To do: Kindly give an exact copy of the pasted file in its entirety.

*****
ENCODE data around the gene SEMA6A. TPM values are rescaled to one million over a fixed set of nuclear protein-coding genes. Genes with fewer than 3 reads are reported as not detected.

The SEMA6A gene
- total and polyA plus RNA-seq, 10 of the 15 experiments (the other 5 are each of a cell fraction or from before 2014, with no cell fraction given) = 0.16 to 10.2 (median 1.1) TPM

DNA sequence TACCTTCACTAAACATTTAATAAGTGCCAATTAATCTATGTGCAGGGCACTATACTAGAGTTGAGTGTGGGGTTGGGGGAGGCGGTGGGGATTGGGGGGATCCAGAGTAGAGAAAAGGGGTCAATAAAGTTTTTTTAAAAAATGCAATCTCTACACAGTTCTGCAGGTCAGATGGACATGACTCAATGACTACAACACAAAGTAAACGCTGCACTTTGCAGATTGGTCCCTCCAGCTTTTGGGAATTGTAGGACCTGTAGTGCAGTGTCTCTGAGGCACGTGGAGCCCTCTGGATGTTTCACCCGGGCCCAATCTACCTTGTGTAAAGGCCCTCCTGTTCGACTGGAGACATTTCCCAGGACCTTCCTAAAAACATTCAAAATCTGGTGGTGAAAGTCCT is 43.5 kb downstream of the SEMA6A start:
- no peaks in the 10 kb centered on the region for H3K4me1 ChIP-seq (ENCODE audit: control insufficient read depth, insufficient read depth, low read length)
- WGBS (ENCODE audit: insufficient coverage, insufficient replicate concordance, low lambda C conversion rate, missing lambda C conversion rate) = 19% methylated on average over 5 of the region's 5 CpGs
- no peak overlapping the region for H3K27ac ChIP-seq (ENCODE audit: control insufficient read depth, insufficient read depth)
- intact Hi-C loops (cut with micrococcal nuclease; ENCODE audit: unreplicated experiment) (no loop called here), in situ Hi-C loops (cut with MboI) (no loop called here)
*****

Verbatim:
ENCODE data around the gene SEMA6A. TPM values are rescaled to one million over a fixed set of nuclear protein-coding genes. Genes with fewer than 3 reads are reported as not detected.

The SEMA6A gene
- total and polyA plus RNA-seq, 10 of the 15 experiments (the other 5 are each of a cell fraction or from before 2014, with no cell fraction given) = 0.16 to 10.2 (median 1.1) TPM

DNA sequence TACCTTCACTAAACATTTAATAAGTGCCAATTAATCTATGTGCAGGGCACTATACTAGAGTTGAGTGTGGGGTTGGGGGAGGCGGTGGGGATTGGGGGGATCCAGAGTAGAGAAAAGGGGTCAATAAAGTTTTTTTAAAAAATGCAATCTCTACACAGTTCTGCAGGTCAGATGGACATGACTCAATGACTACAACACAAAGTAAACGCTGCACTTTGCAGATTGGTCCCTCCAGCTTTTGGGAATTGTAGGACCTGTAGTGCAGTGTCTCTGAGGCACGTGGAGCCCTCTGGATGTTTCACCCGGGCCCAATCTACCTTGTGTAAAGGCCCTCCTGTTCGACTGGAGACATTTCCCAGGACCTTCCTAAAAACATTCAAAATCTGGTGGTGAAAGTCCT is 43.5 kb downstream of the SEMA6A start:
- no peaks in the 10 kb centered on the region for H3K4me1 ChIP-seq (ENCODE audit: control insufficient read depth, insufficient read depth, low read length)
- WGBS (ENCODE audit: insufficient coverage, insufficient replicate concordance, low lambda C conversion rate, missing lambda C conversion rate) = 19% methylated on average over 5 of the region's 5 CpGs
- no peak overlapping the region for H3K27ac ChIP-seq (ENCODE audit: control insufficient read depth, insufficient read depth)
- intact Hi-C loops (cut with micrococcal nuclease; ENCODE audit: unreplicated experiment) (no loop called here), in situ Hi-C loops (cut with MboI) (no loop called here)